For 5 years now, my son has been out of the public school system. At first, I was really just hoping that I was doing the right thing, lol. Thanks to my heightened investment in supporting his academic growth, along with support from friends and strong sister-mentors in my community, we quickly witnessed major improvements in his reading, math, and interest level. Within 2 years, he had strengthened academically more than I imagined that he could have so speedily. I knew then that we had to stick with independent education.
Of equal importance to academics, he has had the space over the past 5 years to pursue computer programming, animation, chess, creative writing, visual art, and drumming to the point where they have become passions for him. He has also had space – physically, mentally, and emotionally – to research extensively on one of his greatest loves in life – animals. At the same time, he has a great sense of his culture and history, thanks to both our studies and our strong community.
If I had a lot of money, maybe I would have enrolled him in a private school and secured private tutoring for him from the beginning. When he was struggling with reading at age 6 and I felt like his teachers were against him instead of for him, maybe I would have said, “Forget this – you’re going to the best school that money can buy.” I’m so glad that I wasn’t rich, because it turned out that learning to be my son’s educator was the best decision that I’ve ever made.
If you are considering homeschooling or just starting out, stay strong in your mission. When you feel you are not doing a great job, ask yourself what you can do differently and make changes. All teachers make mistakes. It’s important to recognize these challenges and fix them instead of beating ourselves up about them. When you are doing a great job, celebrate that too. Set goals for each semester and celebrate the goals that you are able to achieve. Homeschooling is like gardening – it’s hard work and you may not the results clearly from the beginning, but it will result in a beautiful harvest.
Also, when you feel discouraged about financial challenges, look at all that your children are able to gain from your sacrifices. Many resources can be had for free or very little money, so it is not necessary to have a lot of money to homeschool. Stay strong, focused, and positive – you’re giving your children the best education possible! Even more importantly, no amount of money can replace the family bonds that are forged all while providing an excellent education!
Stay tuned for the next post which will have money-saving tips, goal setting tips, and other tools for providing the best education that money can’t buy.
I hope that your week is off to a productive start. I have some exciting news.
Recently, I learned that Home Depot and Lowe’s offer free building workshops for children. Please visit the following links and enter your zip code to find the upcoming workshop near you. Enjoy!
Africana History Fact: Did you know that one of the first known architects was Imhotep, who designed the first pyramid – the Saqqara Step Pyramid for King Djoser?
Home Depot Workshops: http://workshops.homedepot.com/workshops/
Lowe’s Workshops: http://www.lowesbuildandgrow.com/pages/default.aspx
I hope that your week is going well. Today, I want to talk about a super heroine of mine.
Dr. Wangari Maathai she was born in a small town in the East African country of Kenya. Even though it was hard for a girl to get an education in this area, she completed grade school, flew to the USA and earned a Bachelor’s of Science in Biology, a Master’s Degree in Biological Sciences, and a PhD in Anatomy.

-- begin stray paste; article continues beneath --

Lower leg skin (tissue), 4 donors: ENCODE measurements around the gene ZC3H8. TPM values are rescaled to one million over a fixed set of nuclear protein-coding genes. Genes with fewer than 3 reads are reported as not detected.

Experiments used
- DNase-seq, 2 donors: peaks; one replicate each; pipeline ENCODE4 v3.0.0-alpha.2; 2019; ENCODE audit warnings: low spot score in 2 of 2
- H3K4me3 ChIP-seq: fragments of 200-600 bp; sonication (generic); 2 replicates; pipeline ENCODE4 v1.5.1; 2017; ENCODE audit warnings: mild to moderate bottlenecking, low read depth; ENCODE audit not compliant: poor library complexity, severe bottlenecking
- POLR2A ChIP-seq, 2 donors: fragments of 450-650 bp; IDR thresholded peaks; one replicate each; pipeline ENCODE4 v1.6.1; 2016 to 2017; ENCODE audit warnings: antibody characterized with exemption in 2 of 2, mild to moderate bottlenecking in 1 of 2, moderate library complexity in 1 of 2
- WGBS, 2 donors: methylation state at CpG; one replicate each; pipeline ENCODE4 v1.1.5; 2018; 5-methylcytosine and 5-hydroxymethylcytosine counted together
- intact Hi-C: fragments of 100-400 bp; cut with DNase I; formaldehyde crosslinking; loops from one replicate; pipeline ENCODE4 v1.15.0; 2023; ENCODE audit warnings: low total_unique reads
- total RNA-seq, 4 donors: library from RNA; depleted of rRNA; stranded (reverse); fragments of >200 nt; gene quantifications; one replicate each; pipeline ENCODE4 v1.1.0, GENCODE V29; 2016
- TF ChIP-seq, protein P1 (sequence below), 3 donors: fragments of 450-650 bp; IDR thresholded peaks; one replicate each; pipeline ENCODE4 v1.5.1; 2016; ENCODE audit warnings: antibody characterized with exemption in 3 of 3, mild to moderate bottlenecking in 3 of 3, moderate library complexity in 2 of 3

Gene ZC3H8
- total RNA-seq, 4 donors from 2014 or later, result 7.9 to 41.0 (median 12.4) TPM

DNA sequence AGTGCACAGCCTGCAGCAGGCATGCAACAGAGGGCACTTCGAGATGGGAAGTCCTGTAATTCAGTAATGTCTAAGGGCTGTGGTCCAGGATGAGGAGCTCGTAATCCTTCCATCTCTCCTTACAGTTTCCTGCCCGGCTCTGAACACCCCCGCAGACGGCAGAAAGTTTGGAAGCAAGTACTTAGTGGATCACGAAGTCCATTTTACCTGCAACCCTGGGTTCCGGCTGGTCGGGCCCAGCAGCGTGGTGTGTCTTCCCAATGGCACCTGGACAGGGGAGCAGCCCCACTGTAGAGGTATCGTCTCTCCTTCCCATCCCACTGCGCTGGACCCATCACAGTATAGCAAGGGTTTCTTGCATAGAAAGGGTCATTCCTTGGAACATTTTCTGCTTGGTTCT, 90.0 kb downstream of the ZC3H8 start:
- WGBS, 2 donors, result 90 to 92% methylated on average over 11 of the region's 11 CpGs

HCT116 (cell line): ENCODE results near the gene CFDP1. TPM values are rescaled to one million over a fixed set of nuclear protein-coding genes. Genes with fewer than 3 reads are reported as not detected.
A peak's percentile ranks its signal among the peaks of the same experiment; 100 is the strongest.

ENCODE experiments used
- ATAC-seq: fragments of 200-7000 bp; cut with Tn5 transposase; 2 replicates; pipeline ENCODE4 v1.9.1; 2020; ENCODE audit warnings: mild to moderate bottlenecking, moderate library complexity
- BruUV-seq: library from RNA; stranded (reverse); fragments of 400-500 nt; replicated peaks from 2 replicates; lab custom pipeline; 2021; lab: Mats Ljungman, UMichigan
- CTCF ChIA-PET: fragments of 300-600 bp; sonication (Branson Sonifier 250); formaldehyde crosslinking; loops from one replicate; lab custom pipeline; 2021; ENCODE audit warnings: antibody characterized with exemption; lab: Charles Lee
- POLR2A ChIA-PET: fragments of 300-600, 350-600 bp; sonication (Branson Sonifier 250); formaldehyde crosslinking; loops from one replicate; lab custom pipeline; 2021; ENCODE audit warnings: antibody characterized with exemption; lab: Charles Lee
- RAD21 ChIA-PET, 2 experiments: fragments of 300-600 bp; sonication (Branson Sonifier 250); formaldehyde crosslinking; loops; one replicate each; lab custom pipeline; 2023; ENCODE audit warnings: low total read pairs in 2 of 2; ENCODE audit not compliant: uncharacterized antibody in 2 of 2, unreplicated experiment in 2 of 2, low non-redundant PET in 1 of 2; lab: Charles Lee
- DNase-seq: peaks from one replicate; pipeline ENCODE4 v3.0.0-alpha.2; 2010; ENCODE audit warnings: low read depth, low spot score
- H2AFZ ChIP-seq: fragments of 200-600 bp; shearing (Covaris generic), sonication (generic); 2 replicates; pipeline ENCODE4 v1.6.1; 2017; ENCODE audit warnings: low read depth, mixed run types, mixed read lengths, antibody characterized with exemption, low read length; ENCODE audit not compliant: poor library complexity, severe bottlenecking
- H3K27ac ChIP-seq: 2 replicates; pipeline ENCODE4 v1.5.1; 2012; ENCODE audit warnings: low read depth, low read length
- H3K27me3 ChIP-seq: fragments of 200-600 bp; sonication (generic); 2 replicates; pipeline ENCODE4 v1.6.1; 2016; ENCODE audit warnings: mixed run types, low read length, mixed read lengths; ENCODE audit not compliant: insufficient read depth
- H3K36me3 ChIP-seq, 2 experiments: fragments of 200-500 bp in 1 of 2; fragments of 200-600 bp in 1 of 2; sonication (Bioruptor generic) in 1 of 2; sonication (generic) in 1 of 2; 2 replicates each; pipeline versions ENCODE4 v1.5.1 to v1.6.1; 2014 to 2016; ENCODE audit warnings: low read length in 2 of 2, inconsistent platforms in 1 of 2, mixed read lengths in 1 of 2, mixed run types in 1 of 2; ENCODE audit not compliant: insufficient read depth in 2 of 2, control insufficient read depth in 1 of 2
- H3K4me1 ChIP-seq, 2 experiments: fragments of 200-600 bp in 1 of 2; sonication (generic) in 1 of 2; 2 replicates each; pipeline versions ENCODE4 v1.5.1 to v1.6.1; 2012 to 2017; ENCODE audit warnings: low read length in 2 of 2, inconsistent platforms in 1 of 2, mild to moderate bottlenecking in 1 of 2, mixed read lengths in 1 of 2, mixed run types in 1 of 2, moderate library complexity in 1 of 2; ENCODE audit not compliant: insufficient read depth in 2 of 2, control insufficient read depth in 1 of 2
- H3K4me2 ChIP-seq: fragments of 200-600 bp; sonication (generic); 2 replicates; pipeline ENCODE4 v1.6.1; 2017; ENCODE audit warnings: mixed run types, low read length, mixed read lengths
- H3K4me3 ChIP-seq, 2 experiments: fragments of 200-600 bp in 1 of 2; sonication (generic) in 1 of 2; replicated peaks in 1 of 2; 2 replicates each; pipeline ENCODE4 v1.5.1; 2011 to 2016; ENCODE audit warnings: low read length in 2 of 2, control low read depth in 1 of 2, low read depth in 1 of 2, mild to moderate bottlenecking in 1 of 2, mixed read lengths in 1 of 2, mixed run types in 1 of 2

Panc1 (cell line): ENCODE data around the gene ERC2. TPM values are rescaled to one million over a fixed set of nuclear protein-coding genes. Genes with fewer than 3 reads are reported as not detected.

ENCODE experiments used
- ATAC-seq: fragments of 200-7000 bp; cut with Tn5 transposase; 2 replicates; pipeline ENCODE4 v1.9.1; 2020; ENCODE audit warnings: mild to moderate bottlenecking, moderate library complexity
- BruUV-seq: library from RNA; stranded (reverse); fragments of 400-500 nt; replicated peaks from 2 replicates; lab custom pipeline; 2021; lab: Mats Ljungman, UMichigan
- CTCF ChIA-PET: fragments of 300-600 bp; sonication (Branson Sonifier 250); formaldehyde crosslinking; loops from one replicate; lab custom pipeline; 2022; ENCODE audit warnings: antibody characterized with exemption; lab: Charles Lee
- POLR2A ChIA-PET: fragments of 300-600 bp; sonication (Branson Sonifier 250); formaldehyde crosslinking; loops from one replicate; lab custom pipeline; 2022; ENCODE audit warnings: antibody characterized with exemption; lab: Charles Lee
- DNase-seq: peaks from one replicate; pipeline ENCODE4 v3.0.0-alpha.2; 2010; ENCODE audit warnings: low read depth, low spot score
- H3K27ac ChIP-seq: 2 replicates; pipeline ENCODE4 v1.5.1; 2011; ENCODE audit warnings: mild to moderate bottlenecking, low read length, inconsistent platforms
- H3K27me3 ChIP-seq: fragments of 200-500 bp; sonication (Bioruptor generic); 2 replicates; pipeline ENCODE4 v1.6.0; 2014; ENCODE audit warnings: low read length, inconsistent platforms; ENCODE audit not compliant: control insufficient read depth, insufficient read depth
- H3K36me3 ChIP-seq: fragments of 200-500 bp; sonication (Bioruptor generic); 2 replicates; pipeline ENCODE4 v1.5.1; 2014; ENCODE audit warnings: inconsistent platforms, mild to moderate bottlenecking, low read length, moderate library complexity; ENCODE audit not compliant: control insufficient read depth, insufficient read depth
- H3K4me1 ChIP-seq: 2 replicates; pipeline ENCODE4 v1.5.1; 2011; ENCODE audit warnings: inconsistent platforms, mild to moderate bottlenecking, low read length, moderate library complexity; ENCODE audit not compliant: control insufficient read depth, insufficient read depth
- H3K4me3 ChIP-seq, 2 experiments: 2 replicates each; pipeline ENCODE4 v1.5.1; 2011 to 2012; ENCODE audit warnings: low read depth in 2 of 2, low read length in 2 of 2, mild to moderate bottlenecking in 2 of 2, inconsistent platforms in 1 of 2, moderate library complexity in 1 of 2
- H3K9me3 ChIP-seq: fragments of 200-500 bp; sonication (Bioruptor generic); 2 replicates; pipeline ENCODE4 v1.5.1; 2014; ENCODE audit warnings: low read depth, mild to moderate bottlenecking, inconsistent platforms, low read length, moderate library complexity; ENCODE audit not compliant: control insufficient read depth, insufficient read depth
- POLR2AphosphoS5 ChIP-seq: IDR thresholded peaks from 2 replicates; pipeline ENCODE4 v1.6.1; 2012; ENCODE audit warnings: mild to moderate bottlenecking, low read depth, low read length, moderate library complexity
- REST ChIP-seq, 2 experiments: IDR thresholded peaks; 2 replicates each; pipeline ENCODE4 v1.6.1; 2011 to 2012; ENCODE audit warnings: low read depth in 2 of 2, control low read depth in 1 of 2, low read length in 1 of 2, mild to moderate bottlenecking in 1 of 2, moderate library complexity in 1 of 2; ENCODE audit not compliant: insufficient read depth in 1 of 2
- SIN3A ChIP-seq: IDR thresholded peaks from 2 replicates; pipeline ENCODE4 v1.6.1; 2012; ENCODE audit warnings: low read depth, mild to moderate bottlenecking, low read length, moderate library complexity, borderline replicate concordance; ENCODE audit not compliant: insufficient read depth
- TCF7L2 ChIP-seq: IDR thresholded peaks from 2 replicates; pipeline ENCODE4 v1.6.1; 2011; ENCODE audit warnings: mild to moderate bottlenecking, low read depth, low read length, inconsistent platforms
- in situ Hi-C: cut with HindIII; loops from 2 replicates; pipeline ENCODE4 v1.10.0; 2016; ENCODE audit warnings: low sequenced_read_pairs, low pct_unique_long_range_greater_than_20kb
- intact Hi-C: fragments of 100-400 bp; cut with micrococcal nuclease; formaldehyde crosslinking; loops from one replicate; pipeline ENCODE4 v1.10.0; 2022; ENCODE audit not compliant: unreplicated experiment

She used her love for science and nature to start the Green Belt Movement in 1977. Women involved in the GBM have planted more than 10 million trees since 1977 which has helped to restore the soil in Kenya after immense deforestation.
Dr. Maathai was the first African woman to earn the Nobel Peace Prize. She earned this honor for her contribution to “sustainable development, democracy, and peace”.
She received honorary doctorate degrees from 13 universities, in Kenya, the USA, Norway, and Japan. She also received over 55 awards in her lifetime, such as the Nelson Mandela Award for Health and Human Rights from South Africa and the Indira Gandhi International Award for Peace from India. Dr. Maathai was voted one of the 100 most influential people in the world by Time Magazine and one of the 100 most powerful women in the world by Forbes Magazine.
Sadly, Dr. Maathai passed away in September 2011. Fortunately, her legacy continues. The Green Belt Movement has published a Community Classroom curriculum through PBS including lesson plans, handouts, and videos for grades 9-12 (or ambitious&talented younger students).
Please make use of this curriculum to expand your students’ social, environmental, and cultural awareness.
We recently purchased a little pot of lavender with the goal of starting a small indoor container garden of herbs and vegetables. For those of us who are yard space-challenged, indoor gardening may be an optimal option to get in touch with our green thumbs. Our lavender has already grown to about 150% of its original size within 3 weeks. With this in mind, we will be expanding our indoor garden to include more herbs and a few vegetables.
Gardening is a valuable component of a well-rounded homeschol curriculum. If you would like to join us in our indoor gardening venture, please visit the following links:
Easiest Vegetables to Grow Indoors: Lettuce is at the top. Spinach, radishes, and tomatoes (using an aero garden) are also viable.
Herbs to Grow Indoors: Any herbs can be grown indoors, under the right conditions.
How to Grow an Herbal Tea Indoor Garden: Chamomile and Mint Tea is great for the kids and for you too!
Gardening Lesson Plans for kids: Awesome lesson plans from Growing Minds.
More Gardening Lesson Plans: Lesson plans for kids from Utah State University
Enjoy your indoor garden and let us know know it goes!